6Moreover, even if Plaintiffs' objections were timely, their objection that the ESI would be duplicative and unduly burdensome in light of the needs of the case is unsupported by the evidence presented. The Plaintiffs are seeking damages arising to their properties from the Defendant's alleged breach of an insurance contract. They are forty-six condominium associations whose combined losses could be substantial. Mr. Holthausen testified that not all of Plaintiffs' ESI would necessarily be found in hard copy format. Additionally, Plaintiffs have no policy in place for generating hard copies of e-mails between employees, or any e-mail policy whatsoever. Further, in light of the evidence of an unusually large spate of document shredding, some of which may have been unauthorized by Plaintiffs' CFO, there is at least the possibility that hard copy evidence germane to this litigation may have been destroyed that would not otherwise be available to the Defendant absent access to ESI stored in Plaintiffs' computer systems. For example, ESI relating to work orders pre-dating Hurricane Wilma could prove relevant to the condition of Plaintiffs' properties prior to the storm. Despite Keith Arnold's testimony that he would never authorize the destruction of maintenance work orders, Defendant alleges that very few pre-Hurricane Wilma work orders have been produced in hard copy. Therefore, responsive ESI stored on Plaintiffs' computers would not necessarily be duplicative of the hard copy discovery the Plaintiffs have already provided in this case. Finally, Plaintiffs have evidently made no efforts to identify ESI, deleted or otherwise, responsive to Defendant's request for production Although, according to the Plaintiffs' CIO, they presently lack the capability to undertake a search of their computer system for responsive ESI, this does not relieve them of their discovery obligation.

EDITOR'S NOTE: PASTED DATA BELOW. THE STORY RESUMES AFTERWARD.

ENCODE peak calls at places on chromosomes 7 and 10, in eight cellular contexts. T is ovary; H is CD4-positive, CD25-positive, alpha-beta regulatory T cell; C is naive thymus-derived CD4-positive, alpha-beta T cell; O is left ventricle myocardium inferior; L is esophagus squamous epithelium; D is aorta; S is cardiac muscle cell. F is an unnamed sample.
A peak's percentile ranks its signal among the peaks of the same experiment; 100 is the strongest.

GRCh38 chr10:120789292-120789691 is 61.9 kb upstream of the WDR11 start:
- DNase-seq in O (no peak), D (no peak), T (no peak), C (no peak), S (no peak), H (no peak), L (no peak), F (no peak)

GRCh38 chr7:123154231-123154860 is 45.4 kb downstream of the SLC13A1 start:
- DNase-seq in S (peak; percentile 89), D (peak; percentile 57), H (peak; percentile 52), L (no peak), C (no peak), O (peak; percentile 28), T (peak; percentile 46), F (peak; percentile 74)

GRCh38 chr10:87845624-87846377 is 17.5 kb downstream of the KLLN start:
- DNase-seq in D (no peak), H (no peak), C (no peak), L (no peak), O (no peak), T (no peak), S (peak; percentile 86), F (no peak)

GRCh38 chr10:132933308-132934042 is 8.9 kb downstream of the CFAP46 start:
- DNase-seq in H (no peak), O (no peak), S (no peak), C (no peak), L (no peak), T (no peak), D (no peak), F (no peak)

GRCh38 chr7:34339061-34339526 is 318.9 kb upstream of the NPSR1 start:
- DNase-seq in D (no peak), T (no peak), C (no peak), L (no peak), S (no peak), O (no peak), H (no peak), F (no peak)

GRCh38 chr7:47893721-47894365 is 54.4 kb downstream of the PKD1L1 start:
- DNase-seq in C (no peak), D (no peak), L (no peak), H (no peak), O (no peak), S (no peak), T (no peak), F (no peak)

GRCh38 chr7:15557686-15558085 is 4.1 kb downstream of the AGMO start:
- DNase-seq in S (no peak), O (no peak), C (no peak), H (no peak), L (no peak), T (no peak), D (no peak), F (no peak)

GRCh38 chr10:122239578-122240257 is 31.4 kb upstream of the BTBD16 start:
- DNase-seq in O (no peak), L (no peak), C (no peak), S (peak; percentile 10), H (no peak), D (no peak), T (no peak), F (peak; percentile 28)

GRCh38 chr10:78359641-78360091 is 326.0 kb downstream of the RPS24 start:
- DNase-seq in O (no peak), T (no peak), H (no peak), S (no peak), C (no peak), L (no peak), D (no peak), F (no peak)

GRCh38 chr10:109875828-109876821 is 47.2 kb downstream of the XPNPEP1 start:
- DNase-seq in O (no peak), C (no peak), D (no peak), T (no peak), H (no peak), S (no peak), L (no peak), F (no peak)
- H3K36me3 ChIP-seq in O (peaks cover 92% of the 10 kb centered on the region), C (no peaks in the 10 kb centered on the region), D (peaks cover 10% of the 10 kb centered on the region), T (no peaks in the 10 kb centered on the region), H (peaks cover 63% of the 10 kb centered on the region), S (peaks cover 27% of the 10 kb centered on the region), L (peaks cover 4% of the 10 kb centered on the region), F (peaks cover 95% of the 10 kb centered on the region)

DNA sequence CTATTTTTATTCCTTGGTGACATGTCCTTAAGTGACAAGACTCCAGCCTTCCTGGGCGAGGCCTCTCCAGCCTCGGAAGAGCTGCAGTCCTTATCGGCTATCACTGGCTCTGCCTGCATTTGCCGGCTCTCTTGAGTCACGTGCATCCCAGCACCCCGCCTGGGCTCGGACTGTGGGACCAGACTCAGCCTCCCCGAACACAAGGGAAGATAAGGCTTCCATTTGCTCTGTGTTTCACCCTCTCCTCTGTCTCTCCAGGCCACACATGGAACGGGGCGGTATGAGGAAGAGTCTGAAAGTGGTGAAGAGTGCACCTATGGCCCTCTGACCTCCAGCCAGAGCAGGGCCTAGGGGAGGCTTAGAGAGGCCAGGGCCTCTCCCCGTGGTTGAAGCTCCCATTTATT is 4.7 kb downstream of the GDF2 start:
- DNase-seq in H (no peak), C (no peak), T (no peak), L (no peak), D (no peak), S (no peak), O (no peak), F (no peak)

7Defendant requests the court order forensic imaging in this case. It contends that Plaintiffs have produced no ESI whatsoever, and a forensic examination may uncover electronic copies of recently purged hard copy documents. A forensic image, otherwise known as a “mirror image” will “replicate bit for bit sector for sector, all allocated and unallocated space, including slack space, *687 on a computer hard drive.” Bennett v. Martin, 186 Ohio App.3d 412, 425, 928 N.E.2d 763 (10th District, 2009), citing, Balboa Threadworks, Inc. v. Stucky, 2006 WL 763668, *3 (D.Kan., Mar. 24, 2006), quoting, Communications Ctr., Inc. v. Hewitt, 2005 WL 3277983, *1 (E.D.Cal., Apr. 5, 2005). A mirror image “contains all the information in the computer, including embedded, residual, and deleted data.” Id. citing, Ferron v. Search Cactus, L.L.C., 2008 WL 1902499, *3, fn. 5 (S.D.Ohio, April 28, 2008). A Court must be mindful of the potential intrusiveness of ordering forensic imaging, however. Id. Before compelling such imaging the court must weigh inherent privacy concerns against its utility. Id., citing, John B. v. Goetz, 531 F.3d 448, 460 (6th Cir.2008). The Court should consider “whether the responding party has withheld requested information, whether the responding party is unable or unwilling to search for the requested information, and the extent to which the responding party has complied with discovery requests.” Id. citing, Henderson v. U.S. Bank, N.A., 2009 WL 1152019, *2 (E.D.Wis., Apr. 29, 2009); Bianco v. GMAC Mtg. Corp., 2008 WL 4661241, *2 (E.D.Pa., Oct. 22, 2008); Williams v. Massachusetts Mut. Life Ins. Co., 226 F.R.D. 144, 146 (D.Mass.2005). “When a requesting party demonstrates ... the responding party's failure to produce requested information, the scales tip in favor of compelling forensic imaging.” Id. at 426, 928 N.E.2d 763 citing, White v. Graceland College Center for Professional Development & Lifelong Learning, Inc., 2009 WL 722056, *7 (D.Kan., Mar. 18, 2009); Diepenhorst v. Battle Creek, 2006 WL 1851243, *3 (W.D.Mich., June 30, 2006); In re Weekley Homes, L.P., 295 S.W.3d 309 (Tex.2009).